At opening of the IAAF Heritage Cross Country Display – 1819 to 2019 in Aarhus, from left: Robin Brooke-Smith, Sara Slott Petersen, Wilson Kipketer, Jakob Larsen and Culture Mayor Rabih Azad-Ahmad (© LOC)
Two global Danish athletic stars, Wilson Kipketer and Sara Slott Petersen, were in DOKK1, Aarhus’ library and culture centre this afternoon for the opening ceremony of the IAAF Heritage Cross Country Display – 1819 to 2019.
The display, which tells the 200 years history of cross country running, opens just a month before this Danish port hosts the IAAF World Cross Country Championships Aarhus 2019 on Saturday 30 March.
Denmark’s three-time World 800m champion Wilson Kipketer and 2016 European 400m Hurdles champion and Olympic silver medallist Sara Slott Petersen were joined at today’s ceremony by the City’s Culture Mayor Rabih Azad-Ahmad and Jakob Larsen, the General Secretary of the Danish Athletics Federation, who is the Competition Director of the local organising committee of the world cross country championships.
If you run, then cross country is your history
Aarhus is a city of running with the Royal Run and the annual half marathon in June each year. The concept for this year’s championships is to return cross country running to its extreme sport roots.
While Kipketer and Slott are more used to running on synthetic tracks than trudging ankle deep in mud, they both acknowledged cross country is where today’s mass running movement began.
“The course of year’s world championships in Aarhus returns cross country running to its original roots as the first extreme sport. The IAAF Heritage Display traces the sport back to its foundation 200 years ago,” said Kipketer. “It’s an incredible story told through text, photos and video. Whether you are a recreational runner or a more serious athlete, running which is the world’s most popular pastime began with cross country.”
“This Heritage exhibit tells a remarkable story,” said Petersen. “I find it amazing that a paperchase running game in the English countryside, invented in 1819 by school boys, started a process which 200 years later has become a worldwide running movement. Wherever you are in the world, if you run then you owe much to cross country. It’s your history!”
The extreme sport
With artefacts and ephemera in the Aarhus exhibit dating back to 1831, the mini-exhibition is a must-see for all true distance running fans and cross-country aficionados.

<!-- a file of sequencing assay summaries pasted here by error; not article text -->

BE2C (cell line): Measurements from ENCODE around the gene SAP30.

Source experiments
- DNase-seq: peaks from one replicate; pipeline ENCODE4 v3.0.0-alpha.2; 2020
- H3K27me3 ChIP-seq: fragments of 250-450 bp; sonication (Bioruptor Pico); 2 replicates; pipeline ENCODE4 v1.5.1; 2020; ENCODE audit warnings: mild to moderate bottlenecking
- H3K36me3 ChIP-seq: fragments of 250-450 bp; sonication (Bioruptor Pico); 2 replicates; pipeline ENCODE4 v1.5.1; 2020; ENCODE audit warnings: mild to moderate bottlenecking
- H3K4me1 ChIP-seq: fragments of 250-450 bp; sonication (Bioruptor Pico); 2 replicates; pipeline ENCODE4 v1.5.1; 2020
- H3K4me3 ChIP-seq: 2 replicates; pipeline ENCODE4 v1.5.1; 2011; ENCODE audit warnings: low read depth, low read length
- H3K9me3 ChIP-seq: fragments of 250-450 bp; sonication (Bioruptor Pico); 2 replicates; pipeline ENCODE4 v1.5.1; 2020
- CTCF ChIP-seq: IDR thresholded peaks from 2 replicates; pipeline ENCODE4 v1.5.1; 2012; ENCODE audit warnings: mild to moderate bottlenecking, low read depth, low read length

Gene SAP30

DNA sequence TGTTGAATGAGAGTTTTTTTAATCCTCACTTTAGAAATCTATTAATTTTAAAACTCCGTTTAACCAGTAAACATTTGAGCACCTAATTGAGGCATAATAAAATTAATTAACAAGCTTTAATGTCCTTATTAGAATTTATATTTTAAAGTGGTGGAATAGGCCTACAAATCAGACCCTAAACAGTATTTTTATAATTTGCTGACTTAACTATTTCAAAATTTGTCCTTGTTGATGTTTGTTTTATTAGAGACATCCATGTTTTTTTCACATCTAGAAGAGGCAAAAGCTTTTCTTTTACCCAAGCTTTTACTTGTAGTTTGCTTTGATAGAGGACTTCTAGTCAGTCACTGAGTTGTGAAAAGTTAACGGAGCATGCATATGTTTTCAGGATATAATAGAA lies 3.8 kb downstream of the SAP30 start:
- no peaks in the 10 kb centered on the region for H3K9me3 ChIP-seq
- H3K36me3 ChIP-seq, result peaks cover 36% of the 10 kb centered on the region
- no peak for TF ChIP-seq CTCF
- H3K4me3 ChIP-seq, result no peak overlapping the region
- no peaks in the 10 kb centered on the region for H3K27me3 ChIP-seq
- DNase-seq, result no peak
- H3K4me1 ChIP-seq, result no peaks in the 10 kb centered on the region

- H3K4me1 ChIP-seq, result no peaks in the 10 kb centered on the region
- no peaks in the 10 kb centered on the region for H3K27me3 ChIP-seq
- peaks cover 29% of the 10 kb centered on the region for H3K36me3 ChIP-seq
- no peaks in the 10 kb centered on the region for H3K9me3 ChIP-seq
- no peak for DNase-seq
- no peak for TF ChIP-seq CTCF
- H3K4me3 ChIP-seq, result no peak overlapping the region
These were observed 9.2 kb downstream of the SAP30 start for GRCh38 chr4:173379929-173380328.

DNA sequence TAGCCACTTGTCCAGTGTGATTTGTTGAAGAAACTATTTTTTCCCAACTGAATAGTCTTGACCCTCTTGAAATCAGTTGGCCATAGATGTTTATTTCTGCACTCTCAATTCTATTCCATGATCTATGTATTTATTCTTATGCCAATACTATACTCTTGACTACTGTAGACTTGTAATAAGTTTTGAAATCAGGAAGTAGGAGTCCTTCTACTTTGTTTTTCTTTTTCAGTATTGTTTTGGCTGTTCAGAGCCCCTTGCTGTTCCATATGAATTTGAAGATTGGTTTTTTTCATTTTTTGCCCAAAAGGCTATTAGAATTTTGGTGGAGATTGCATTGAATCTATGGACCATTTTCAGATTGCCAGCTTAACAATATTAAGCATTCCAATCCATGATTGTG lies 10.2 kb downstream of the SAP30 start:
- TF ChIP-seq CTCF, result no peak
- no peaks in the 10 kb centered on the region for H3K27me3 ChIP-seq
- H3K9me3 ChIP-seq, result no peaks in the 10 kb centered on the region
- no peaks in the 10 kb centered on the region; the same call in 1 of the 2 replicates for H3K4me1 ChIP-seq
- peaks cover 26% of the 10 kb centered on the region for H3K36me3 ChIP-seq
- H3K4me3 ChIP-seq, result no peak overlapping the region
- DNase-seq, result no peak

A half dozen of the 100 plus artefacts being exhibited in DOKK1 are on loan from Shrewsbury School, England. It was at this English public school that a ‘Hare and Hounds’ paperchase game, which followed a trail of paper laid across country, first took place in 1819. The hunt, run on foot across fields, through woods and streams and over the hedges and farm gates of the spectacular Shropshire countryside, is the where world’s original extreme sport, cross country was born!
Shrewsbury School’s archivist Robin Brooke-Smith, who was at today’s ceremony to hand over these ancient items, confirmed, “200 years ago the boys from the Royal Shrewsbury School Hunt laid a trail across country. Ultimately this action led to the creation of the International Cross Country Championships in 1903 and its successor the IAAF World Cross Country Championships which this year celebrates its 43rd edition here in Aarhus. The school is exceptionally proud of its unique place in running’s history.”
19 World Championship titles
Competition uniforms and spikes, either permanently donated to the IAAF Heritage Collection or on temporary loan, have been provided to the Aarhus display by a pantheon of cross country running gods. Lynn Jennings, Sonia O’Sullivan, Paula Radcliffe, Paul Tergat and John Treacy, have between them won 14 world cross gold medals. That number will be augmented by another five golds during the week of the championships when the medal collection of Norway’s Grete Waitz joins the exhibit.
Denmark’s finest sports trophy
Another highlight of the one-month public display is ‘The Kings Trophy’. Awarded to the Danish men’s national cross country champion each year ever since Prince Christian (1870-1947), the future Christian X, first presented the trophy in 1905 to honour the country’s greatest endurance athletes. The 10 inch solid silver goblet is Denmark’s finest and most historic sports trophy.